This Way Madness Lies

I’m reading the last couple of chapters of a book by Thomas William Simpson entitled ‘This Way Madness Lies’. This book was loaned to me by a friend and fellow writer. I’ve never heard of Thomas William Simpson, but am captivated by his unique writing style. This is one of the best written and most intriguing books I have ever read. It’s amusing and clever. I would recommend it to anyone.

Stephen King’s new novel, Mr. Mercedes is tantalizingly waiting for me on Kindle. Usually I drop whatever I am reading when a new Stephen King book arrives, not this time. I have to see how this book ends.

If you want to read something a little different, try ‘This Way Madness Lies.’

This way madness lies

The Winslow clan of Far Hills, N.J., is your not-so-average dysfunctional upper-crust American family. The current generation includes Mary, a historian who communicates with ghosts of the family’s ancestors; Henry, who’s spent 21 years posing as his twin brother, Bobby, who switched places with him and got killed in Vietnam; Ginny, an emotionally ravaged failed actress; Barton, a closet homosexual sculptor and recluse; and Joseph, a Colorado cocaine playboy. “Wild Bill” Winslow, their father, a blustering 70-year-old real estate tycoon whose first wife died 15 years earlier falls down the stairs but doesn’t die, disappointing his gold digger second wife Bettina. He asks that his children be called home; it takes nearly 100 pages to convene the scattered siblings, partly because their ancestors, from colonial times to the near-present, are very much part of the action as both seen and unseen presences. Another Winslow scion, psychotic, estranged Edward, is a loose cannon, providing an element of suspense. A writer of great originality, first novelist Simpson creates scenes of dramatic power and fine ironic humor. Ultimately, however, the fatalistic connections between ancestors and living family members seem imposed and artificial. Literary Guild alternate.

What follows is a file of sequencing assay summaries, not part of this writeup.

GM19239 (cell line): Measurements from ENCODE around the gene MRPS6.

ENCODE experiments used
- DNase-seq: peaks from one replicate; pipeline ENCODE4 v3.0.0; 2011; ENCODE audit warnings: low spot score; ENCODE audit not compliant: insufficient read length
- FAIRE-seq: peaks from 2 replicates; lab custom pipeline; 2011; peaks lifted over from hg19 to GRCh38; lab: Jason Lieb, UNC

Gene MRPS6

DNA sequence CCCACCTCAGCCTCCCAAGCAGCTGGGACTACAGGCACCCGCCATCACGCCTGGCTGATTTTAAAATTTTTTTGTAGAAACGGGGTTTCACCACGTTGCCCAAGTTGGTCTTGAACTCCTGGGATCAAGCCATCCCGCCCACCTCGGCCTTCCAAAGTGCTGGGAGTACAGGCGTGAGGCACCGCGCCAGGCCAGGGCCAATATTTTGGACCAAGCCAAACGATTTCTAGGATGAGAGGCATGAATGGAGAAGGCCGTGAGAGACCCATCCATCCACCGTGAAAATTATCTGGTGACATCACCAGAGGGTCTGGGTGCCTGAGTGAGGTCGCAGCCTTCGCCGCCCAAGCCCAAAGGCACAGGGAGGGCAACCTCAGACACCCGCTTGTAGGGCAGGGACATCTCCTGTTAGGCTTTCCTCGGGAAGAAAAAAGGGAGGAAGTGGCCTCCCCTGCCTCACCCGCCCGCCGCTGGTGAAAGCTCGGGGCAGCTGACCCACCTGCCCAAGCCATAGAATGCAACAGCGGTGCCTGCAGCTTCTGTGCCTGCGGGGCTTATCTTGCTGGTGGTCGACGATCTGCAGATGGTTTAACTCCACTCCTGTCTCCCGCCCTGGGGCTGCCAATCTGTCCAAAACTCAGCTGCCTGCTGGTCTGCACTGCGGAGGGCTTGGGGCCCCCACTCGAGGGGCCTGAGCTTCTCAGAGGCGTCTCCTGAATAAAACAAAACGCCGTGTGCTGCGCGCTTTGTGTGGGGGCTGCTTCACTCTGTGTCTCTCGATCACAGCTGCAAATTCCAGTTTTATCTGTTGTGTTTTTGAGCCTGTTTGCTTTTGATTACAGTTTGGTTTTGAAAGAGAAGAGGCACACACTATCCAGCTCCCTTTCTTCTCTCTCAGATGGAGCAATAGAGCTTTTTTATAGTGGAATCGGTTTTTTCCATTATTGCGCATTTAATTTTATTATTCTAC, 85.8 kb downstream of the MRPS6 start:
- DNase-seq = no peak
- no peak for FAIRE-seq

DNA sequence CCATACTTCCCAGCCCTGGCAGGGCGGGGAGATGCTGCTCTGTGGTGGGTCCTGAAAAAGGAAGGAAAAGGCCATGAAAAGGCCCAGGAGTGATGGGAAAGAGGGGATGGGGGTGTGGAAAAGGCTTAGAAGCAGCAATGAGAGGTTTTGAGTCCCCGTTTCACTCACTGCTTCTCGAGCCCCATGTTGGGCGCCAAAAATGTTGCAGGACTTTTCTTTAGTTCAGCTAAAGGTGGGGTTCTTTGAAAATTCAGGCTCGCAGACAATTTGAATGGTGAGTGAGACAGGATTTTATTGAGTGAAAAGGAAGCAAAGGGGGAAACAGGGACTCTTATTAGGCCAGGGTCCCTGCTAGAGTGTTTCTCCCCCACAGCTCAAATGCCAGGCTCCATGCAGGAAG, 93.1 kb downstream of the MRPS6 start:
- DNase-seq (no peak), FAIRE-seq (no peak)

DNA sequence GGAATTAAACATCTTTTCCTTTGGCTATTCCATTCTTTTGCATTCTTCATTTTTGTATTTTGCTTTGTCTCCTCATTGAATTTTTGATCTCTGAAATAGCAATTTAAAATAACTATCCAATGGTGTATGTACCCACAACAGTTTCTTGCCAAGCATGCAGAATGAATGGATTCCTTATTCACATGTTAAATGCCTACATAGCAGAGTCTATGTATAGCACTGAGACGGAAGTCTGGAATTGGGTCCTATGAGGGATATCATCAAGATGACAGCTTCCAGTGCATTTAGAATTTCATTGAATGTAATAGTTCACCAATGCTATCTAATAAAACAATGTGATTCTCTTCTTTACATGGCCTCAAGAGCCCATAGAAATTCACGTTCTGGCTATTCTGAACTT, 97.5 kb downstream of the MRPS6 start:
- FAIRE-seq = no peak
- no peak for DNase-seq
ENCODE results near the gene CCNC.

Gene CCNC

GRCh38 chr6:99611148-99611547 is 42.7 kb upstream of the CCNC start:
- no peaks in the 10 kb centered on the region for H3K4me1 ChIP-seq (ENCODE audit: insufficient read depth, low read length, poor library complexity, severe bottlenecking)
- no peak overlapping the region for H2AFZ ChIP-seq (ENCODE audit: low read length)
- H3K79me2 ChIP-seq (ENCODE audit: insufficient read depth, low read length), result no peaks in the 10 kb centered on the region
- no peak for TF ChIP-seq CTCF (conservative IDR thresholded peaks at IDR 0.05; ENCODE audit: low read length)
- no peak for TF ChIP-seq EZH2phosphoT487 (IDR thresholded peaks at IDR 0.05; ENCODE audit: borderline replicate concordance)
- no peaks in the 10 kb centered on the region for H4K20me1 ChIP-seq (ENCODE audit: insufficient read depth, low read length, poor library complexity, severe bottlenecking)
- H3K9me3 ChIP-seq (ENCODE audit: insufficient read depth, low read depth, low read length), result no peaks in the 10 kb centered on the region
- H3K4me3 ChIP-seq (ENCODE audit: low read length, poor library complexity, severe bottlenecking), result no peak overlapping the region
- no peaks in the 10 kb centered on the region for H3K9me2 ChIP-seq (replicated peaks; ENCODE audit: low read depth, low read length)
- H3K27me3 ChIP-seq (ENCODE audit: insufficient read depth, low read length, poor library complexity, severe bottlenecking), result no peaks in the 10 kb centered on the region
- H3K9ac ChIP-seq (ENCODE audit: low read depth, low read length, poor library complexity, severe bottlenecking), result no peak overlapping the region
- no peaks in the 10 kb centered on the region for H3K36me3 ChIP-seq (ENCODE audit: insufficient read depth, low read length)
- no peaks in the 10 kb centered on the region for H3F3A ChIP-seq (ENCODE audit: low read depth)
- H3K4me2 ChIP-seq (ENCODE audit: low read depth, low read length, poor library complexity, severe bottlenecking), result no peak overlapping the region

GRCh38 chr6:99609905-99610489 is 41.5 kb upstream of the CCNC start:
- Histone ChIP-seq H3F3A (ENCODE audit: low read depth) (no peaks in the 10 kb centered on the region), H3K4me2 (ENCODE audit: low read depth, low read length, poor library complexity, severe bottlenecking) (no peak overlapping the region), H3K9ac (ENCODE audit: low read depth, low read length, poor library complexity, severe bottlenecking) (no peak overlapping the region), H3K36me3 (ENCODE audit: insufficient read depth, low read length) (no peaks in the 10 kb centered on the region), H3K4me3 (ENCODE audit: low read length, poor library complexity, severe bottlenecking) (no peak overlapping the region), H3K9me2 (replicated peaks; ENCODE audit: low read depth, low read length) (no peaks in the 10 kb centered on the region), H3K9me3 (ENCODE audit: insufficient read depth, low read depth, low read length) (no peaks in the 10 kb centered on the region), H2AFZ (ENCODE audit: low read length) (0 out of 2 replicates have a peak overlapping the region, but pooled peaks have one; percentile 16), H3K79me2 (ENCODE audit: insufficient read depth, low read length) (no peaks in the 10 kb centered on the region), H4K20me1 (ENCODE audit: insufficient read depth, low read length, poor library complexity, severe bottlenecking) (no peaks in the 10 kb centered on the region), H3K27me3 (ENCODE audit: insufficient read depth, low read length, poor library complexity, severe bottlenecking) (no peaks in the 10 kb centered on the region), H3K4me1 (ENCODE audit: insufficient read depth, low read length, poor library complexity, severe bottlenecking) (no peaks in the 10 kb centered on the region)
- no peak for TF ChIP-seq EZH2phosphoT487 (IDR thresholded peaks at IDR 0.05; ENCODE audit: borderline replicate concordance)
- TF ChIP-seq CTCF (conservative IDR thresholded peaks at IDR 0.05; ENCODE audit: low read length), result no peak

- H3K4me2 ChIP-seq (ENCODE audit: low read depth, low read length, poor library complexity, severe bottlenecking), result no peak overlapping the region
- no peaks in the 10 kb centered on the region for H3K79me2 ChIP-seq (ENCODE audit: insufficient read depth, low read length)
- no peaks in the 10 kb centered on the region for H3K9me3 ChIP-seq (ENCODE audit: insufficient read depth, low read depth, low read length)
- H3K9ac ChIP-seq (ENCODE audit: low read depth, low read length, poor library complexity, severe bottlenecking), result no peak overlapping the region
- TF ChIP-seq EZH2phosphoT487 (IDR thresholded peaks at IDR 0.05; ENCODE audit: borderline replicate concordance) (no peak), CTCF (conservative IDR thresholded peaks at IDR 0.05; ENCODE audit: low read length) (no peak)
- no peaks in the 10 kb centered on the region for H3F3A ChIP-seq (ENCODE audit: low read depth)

And then there is my humble first novel!

One day I’ll be famous!

Dead of July by Sandra Thompson